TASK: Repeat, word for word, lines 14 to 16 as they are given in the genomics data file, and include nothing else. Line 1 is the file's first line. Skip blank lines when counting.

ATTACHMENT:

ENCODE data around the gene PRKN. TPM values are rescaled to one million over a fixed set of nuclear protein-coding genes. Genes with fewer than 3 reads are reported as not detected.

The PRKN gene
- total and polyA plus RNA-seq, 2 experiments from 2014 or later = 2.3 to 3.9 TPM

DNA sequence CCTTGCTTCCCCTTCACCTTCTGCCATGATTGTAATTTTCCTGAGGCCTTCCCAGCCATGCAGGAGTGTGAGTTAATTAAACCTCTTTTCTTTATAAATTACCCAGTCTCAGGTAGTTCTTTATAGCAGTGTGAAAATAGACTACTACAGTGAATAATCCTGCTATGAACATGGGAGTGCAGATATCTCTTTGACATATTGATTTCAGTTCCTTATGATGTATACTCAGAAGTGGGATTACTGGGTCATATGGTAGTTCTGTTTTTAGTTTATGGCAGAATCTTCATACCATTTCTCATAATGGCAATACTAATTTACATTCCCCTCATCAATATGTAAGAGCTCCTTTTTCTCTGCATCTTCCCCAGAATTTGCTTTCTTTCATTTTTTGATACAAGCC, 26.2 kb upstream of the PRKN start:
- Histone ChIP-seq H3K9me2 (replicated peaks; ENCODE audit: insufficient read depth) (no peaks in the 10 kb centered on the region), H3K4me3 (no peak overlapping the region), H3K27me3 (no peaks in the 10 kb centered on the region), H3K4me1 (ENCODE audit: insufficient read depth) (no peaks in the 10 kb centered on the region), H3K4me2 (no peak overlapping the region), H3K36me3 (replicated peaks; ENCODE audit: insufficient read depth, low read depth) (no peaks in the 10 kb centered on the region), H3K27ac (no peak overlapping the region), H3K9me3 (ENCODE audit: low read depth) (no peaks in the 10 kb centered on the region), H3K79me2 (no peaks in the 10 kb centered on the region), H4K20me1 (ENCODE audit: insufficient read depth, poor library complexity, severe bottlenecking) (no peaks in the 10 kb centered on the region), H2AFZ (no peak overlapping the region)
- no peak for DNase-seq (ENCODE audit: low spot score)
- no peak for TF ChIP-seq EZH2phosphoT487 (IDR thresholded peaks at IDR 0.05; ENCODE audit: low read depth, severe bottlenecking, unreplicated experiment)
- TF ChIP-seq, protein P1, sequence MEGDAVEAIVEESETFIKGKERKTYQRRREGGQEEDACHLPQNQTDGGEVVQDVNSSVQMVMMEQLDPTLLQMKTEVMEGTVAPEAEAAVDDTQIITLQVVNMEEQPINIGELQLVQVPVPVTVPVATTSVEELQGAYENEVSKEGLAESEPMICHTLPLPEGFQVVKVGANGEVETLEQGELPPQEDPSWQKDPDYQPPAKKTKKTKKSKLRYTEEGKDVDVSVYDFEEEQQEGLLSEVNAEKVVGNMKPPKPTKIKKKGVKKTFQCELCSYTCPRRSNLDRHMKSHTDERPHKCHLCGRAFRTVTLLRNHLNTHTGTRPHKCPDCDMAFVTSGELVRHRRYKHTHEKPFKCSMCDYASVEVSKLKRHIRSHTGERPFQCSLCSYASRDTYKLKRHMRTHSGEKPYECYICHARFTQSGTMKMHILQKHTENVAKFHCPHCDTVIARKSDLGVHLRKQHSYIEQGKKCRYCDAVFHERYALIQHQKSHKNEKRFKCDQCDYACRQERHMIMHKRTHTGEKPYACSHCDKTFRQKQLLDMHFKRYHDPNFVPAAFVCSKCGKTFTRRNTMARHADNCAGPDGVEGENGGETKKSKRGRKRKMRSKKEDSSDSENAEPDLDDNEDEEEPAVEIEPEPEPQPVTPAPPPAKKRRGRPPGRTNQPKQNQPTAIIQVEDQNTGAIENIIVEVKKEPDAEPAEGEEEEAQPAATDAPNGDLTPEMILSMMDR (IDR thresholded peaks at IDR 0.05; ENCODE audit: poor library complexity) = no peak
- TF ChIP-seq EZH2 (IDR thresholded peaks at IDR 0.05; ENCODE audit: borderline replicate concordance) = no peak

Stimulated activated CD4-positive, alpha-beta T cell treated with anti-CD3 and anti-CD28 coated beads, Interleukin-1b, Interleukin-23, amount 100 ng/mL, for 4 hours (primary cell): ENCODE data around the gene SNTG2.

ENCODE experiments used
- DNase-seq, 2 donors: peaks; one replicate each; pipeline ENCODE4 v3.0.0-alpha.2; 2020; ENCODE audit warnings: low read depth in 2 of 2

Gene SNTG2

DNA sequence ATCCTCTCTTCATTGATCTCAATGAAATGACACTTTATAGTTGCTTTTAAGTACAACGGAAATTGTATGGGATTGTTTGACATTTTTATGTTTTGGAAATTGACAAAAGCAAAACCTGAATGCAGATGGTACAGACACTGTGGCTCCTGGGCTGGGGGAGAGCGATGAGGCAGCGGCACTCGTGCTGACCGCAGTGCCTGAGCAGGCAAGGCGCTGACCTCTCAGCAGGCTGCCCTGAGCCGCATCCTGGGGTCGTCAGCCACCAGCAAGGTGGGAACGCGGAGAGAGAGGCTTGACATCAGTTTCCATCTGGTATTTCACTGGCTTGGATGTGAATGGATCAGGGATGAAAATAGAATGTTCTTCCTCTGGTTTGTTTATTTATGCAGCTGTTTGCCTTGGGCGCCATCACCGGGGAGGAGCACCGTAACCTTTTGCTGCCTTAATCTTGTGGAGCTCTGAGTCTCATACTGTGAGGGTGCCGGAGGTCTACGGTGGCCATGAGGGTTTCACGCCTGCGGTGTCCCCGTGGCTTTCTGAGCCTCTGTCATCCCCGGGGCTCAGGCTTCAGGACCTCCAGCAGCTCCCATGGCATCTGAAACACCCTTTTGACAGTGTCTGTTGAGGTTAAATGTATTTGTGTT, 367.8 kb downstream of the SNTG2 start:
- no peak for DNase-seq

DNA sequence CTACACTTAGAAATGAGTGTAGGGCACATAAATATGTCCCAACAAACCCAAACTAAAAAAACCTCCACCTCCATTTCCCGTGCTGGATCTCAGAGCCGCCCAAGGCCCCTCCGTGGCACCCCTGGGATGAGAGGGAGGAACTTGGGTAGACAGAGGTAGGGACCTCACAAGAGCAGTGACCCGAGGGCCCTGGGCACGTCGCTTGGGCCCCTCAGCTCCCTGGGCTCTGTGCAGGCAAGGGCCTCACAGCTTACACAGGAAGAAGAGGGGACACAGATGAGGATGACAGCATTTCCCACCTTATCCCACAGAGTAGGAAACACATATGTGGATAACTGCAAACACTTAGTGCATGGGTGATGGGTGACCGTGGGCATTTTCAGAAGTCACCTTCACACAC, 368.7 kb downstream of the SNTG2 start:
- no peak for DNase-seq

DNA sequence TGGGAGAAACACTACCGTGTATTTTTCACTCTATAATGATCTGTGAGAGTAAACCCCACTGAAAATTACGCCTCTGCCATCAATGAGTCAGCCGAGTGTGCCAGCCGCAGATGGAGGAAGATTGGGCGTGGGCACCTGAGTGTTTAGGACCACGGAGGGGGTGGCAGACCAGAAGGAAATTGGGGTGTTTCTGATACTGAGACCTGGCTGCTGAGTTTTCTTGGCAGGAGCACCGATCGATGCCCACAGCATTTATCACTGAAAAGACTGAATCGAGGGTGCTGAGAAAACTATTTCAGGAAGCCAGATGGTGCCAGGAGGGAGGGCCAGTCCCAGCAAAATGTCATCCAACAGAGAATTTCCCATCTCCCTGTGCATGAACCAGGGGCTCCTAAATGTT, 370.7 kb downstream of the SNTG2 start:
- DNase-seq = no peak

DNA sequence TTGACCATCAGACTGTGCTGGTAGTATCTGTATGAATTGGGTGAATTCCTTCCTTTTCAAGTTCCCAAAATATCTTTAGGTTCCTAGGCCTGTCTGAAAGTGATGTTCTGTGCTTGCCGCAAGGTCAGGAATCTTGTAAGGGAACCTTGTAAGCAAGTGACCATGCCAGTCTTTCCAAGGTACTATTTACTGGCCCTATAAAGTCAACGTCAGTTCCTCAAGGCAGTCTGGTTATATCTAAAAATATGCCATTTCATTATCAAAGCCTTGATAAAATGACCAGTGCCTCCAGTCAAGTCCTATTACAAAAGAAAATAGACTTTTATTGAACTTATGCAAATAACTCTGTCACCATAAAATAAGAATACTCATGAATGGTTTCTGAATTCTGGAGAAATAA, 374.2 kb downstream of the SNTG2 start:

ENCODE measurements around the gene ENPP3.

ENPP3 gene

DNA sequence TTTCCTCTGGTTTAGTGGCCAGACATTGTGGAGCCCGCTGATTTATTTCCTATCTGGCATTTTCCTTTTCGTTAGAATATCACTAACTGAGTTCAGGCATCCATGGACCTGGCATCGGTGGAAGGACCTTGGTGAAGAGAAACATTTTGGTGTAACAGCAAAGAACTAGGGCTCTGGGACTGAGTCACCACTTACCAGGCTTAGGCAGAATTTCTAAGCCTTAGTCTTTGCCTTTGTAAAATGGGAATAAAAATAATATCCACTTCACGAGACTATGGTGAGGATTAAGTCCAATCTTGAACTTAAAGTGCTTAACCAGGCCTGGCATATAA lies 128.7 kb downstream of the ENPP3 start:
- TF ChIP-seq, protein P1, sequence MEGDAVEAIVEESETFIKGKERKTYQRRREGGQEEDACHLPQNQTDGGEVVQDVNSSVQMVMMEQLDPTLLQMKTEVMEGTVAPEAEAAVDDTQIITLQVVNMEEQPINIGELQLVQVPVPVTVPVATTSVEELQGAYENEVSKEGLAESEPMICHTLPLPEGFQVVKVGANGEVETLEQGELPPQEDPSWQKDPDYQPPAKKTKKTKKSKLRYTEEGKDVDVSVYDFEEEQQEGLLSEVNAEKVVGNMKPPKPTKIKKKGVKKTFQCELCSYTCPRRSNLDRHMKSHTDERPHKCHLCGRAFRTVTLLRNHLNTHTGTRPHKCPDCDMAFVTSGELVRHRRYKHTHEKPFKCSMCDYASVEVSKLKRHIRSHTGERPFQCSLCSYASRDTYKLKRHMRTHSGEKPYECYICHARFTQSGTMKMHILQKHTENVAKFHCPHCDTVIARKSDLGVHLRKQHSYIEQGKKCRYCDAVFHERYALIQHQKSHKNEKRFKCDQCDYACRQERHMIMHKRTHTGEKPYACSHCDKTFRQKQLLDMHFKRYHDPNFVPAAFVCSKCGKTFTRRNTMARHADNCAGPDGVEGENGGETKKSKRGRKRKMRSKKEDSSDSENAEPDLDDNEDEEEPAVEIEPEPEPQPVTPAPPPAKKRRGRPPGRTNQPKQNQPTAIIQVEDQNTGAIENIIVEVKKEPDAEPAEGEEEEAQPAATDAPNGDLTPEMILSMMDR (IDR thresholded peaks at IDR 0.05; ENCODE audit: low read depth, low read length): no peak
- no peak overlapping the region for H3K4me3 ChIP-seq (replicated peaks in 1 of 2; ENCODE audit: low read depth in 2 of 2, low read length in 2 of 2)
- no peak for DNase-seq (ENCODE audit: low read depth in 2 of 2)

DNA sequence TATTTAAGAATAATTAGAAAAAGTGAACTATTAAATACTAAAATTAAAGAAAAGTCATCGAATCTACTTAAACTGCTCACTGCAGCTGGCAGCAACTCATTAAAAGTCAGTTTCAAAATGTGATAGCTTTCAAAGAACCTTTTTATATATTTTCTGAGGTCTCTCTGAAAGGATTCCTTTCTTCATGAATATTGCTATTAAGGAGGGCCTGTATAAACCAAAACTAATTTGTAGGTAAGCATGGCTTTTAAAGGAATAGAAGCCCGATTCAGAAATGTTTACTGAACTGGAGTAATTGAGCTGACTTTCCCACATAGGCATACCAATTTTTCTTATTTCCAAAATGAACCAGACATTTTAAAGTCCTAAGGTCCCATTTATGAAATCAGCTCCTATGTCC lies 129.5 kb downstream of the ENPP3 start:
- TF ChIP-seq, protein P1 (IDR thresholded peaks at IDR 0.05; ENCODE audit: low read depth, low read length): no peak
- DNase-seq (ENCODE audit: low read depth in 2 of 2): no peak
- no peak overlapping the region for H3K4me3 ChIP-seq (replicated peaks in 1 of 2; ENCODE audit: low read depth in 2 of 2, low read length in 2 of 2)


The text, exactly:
DNA sequence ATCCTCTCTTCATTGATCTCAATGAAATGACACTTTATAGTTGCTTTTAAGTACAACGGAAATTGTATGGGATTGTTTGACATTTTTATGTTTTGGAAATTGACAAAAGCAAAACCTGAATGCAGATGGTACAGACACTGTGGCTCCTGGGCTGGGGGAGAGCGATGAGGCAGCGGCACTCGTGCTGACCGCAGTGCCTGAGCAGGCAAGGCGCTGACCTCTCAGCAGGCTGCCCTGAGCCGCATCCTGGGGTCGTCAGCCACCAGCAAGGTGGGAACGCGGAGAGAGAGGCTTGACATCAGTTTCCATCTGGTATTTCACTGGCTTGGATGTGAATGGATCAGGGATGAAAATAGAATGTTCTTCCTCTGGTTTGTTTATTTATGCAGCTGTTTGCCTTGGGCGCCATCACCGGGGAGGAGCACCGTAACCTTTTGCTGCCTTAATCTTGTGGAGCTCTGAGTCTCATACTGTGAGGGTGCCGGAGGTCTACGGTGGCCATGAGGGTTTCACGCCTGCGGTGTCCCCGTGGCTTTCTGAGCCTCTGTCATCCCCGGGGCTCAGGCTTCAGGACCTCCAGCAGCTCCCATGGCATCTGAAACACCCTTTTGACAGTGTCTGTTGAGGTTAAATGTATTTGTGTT, 367.8 kb downstream of the SNTG2 start:
- no peak for DNase-seq

DNA sequence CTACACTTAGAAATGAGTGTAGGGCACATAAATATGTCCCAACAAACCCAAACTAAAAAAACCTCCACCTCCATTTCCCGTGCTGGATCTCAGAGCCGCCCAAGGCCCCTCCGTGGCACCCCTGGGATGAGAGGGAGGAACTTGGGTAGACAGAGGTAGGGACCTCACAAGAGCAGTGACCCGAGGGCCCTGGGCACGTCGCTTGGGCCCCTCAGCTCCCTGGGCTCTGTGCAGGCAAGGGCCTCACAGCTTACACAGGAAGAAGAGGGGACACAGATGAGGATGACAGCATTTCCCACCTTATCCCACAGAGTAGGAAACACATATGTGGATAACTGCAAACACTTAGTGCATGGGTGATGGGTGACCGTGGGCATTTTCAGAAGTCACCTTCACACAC, 368.7 kb downstream of the SNTG2 start: